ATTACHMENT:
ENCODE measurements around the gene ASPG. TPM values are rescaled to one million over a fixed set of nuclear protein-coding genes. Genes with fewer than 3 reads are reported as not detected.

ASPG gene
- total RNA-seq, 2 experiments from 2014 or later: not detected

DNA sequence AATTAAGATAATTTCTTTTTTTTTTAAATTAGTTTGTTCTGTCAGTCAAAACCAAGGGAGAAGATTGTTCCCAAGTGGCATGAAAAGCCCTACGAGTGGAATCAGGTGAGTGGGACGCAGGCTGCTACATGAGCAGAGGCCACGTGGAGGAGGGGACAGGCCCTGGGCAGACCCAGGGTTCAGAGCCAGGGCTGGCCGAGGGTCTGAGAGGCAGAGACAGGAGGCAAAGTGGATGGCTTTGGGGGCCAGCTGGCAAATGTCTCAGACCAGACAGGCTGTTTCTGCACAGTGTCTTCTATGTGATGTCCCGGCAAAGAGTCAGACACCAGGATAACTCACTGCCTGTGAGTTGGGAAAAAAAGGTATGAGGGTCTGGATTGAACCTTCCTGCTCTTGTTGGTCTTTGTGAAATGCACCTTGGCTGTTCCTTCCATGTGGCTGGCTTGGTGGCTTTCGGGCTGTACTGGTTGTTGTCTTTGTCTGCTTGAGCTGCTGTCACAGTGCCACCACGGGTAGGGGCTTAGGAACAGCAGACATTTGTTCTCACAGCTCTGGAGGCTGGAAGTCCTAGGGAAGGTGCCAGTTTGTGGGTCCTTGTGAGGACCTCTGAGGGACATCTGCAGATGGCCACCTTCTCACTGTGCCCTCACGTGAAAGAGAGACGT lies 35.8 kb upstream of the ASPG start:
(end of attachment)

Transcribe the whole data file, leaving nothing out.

ENCODE measurements around the gene ASPG. TPM values are rescaled to one million over a fixed set of nuclear protein-coding genes. Genes with fewer than 3 reads are reported as not detected.

ASPG gene
- total RNA-seq, 2 experiments from 2014 or later: not detected

DNA sequence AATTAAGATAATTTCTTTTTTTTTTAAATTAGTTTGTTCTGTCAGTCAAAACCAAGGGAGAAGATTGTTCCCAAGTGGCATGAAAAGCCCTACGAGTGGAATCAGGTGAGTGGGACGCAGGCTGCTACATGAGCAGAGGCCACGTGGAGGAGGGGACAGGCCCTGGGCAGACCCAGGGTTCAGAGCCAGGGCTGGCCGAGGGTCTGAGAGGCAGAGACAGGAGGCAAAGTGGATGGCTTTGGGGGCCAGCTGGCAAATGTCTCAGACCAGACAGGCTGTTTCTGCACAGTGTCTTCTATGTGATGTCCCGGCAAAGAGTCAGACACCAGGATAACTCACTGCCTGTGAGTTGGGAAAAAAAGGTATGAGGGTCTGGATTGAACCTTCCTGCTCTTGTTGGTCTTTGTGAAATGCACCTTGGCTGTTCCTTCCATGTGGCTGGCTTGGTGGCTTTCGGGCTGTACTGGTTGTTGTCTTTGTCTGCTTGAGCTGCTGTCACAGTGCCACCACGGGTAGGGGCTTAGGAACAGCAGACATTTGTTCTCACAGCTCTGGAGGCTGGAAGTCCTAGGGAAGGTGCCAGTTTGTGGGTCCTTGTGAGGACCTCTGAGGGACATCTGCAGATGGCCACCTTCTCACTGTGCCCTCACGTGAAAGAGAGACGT lies 35.8 kb upstream of the ASPG start: